(April 2) GUATEMALA CITY, Guatemala — Nontraditional agricultural exports ranging from berries to mini vegetables and ornamental plants were the focus of the 12th Agritrade conference and exposition, but time and time again, President Oscar Berger stole the limelight.

On the exposition floor, at conference receptions and during speakers’ panels, Berger, who assumed the highest office in Guatemala in mid-January, garnered accolades from both exporters and produce buyers from other countries who look to Guatemala for supplies.

Berger, who attended the conference a day after meeting with Mexico’s President Vicente Fox to discuss trade issues, also met with ministers of agriculture from other Central American countries during Agritrade, March 24-27.

Exporters see the pro-business leader as a welcome change from former President Alfonso Portillo, whose tenure of four years was plagued by charges of corruption.

After his inauguration, Berger appointed Alvaro Aguilar, general manager of the Guatemalan Non-Traditional Exporter’s Association, or Agexpront, as the country’s minister of agriculture. Agexpront, which organizes Agritrade, represents exporters of produce (excluding bananas), textiles, seafood, organics and other materials.

Speaker Adolfo Franco, assistant administrator for Latin America and the Caribbean at the U.S. Agency for International Development, said the public sector has a role in establishing an environment for increased trade, but shippers and their counterparts in the U.S. and other countries create opportunities and job growth.

“I’m a firm believer, as is President Bush, that the way you have growth and the way you have opportunities, is creating them in the private sector,” Franco said.

Berger said he’s convinced strengthening the export sector is a way to help the nation’s economy. As one of the Central American countries in the proposed Central American Free Trade Agreement, Guatemalan producers should be “players and not spectators,” he said.


Originally an annual event, Agritrade switched to every two years because interest from investors and importers of Guatemalan product was lagging, said Fernando Farfan, vice president of the exporting association’s agricultural committee.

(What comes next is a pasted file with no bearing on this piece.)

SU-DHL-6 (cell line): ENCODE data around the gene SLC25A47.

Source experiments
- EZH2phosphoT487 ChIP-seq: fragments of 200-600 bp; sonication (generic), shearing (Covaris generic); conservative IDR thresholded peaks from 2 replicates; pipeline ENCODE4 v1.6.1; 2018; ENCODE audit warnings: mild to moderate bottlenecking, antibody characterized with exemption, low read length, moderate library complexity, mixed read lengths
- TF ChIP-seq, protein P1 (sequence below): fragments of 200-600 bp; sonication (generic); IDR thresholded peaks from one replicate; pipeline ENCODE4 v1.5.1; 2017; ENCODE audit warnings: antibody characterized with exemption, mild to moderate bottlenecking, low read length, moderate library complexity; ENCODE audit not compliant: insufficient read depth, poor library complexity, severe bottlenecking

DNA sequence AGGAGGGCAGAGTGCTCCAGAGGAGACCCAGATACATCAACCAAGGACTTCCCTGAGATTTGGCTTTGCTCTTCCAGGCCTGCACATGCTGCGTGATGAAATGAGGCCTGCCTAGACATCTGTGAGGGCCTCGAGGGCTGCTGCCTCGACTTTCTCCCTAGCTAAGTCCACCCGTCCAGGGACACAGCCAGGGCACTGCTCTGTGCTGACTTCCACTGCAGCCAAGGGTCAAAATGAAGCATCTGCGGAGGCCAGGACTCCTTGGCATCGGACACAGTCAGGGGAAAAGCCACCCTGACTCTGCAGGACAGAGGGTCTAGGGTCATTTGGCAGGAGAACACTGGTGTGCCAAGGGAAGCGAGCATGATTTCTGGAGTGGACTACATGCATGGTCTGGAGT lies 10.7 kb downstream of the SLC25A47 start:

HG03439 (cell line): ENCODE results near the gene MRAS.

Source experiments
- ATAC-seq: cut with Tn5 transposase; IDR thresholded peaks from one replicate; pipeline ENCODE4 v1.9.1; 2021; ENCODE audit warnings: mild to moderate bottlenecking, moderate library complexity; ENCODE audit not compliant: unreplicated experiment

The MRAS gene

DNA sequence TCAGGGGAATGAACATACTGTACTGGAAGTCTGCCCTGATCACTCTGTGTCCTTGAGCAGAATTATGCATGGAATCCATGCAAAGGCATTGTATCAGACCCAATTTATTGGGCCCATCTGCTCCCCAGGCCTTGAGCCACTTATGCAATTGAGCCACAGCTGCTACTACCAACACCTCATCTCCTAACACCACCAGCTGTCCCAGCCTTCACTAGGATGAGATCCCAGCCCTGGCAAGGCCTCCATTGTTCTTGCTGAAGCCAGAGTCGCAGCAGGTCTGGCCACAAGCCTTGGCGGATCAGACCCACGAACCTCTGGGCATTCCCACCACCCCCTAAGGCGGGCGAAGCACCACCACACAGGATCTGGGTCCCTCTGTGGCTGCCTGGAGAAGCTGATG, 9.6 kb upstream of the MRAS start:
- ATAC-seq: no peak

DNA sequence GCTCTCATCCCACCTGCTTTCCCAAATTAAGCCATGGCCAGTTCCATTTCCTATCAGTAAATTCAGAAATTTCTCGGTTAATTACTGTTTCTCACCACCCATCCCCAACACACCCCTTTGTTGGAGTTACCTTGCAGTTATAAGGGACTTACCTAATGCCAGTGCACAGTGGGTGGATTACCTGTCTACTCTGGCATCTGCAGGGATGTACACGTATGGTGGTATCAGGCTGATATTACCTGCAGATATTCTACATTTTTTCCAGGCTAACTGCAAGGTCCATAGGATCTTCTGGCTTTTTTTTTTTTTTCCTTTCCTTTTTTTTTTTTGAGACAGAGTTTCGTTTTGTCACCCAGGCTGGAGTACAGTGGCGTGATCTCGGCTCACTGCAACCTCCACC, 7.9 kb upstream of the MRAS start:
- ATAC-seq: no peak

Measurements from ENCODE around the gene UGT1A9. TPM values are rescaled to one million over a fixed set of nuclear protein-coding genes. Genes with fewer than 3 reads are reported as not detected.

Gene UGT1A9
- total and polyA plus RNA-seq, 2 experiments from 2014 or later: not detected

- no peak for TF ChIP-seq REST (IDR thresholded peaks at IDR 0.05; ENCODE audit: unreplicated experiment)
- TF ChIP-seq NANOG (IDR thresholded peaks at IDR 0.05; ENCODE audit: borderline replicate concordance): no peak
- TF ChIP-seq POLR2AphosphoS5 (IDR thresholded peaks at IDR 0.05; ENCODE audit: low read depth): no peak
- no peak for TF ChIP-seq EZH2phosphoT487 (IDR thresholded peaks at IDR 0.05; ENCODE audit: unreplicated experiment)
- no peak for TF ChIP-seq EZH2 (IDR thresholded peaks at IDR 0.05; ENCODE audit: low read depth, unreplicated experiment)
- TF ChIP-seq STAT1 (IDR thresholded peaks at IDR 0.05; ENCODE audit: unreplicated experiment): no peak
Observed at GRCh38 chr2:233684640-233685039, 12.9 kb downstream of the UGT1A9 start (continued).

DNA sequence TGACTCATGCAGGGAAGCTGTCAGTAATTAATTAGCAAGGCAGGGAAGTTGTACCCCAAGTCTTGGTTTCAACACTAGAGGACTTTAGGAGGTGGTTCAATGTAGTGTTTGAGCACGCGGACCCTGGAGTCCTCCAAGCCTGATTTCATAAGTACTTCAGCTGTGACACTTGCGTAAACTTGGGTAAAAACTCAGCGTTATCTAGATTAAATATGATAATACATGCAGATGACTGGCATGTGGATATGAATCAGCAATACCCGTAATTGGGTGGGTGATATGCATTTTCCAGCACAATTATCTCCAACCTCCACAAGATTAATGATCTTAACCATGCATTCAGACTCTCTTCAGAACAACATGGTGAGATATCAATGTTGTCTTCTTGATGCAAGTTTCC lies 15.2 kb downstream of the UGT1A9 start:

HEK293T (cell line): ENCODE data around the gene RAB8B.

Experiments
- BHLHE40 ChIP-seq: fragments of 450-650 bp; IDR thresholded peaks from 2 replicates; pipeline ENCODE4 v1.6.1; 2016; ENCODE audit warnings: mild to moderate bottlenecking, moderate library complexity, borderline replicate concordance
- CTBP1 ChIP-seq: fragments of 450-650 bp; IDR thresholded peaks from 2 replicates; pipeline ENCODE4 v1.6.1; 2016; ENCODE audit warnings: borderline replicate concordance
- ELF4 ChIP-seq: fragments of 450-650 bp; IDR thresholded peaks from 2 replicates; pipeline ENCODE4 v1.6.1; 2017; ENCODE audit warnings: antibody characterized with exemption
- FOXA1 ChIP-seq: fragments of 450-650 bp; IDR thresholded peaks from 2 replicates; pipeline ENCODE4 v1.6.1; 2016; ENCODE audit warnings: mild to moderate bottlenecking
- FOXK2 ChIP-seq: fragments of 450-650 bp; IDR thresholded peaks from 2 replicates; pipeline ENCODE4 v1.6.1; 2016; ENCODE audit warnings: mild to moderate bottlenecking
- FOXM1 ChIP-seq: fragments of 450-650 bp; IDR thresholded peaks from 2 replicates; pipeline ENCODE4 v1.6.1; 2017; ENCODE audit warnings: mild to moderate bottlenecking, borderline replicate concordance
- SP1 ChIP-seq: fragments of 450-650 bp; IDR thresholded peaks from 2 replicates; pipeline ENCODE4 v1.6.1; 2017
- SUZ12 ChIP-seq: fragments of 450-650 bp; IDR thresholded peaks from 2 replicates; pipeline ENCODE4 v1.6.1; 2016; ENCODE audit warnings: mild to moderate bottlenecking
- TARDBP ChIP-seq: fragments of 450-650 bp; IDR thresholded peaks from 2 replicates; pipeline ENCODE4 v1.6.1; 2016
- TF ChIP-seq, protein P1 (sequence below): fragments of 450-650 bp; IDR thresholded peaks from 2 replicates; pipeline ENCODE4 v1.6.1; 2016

The last Agritrade, nearly 2½ years ago, in November 2001, was hobbled by fear of international travel after the Sept. 11 attacks. Farfan said this year’s Agritrade attendance, which featured two days of face-to-face business meetings between exporters and potential customers, was doubled.

More than 1,700 people registered to attend the breakout conference sessions, and more than 4,000 people attended the trade show, which featured 130 expo booths.

A random sampling of exhibitors, which included companies from other Central American countries and Mexico, showed that U.S. companies are depending on Guatemala for fresh produce more and more.

“We had a contact this morning for a New York company looking for new items to send to the U.S.,” said Sergio Mendez, logistics coordinator for Aliar, an alliance of five small producer organizations that ships miniature vegetables, broccoli, peas and other items. Aliar sends snow peas, snap peas and baby sunburst squash to the U.S., through Fru-Veg Marketing Inc., Miami.

Miami is the main receiver of fresh Central American produce, and Guatemala’s presence there continues to grow. Frutas Mayas, a papaya exporter, started shipping the fruit to Miami last year and plans to open its own Miami office in April, said Lourdes Quan, administration manager.

YalcaChimba, a tropical fruit exporter whose Mayan name means “water spring,” will begin shipments to Miami this summer.

Inguat, the Guatemalan Institute of Tourism, paid for The Packer’s travel to and accommodations during Agritrade.

Guatemalan produce show generates increased buzz
Guatemalan President Oscar Berger (second from right), says agricultural exports are key to building the country’s economy. Here he meets with local coffee marketers at the Agritrade conference on March 24 in Guatemala City. The conference focused on exports of nontraditional exports of Guatemala, including berries, miniature vegetables, tropical fruits and organics. Berger, whose four-year term began in mid-January, received wide support from Guatemala’s business community.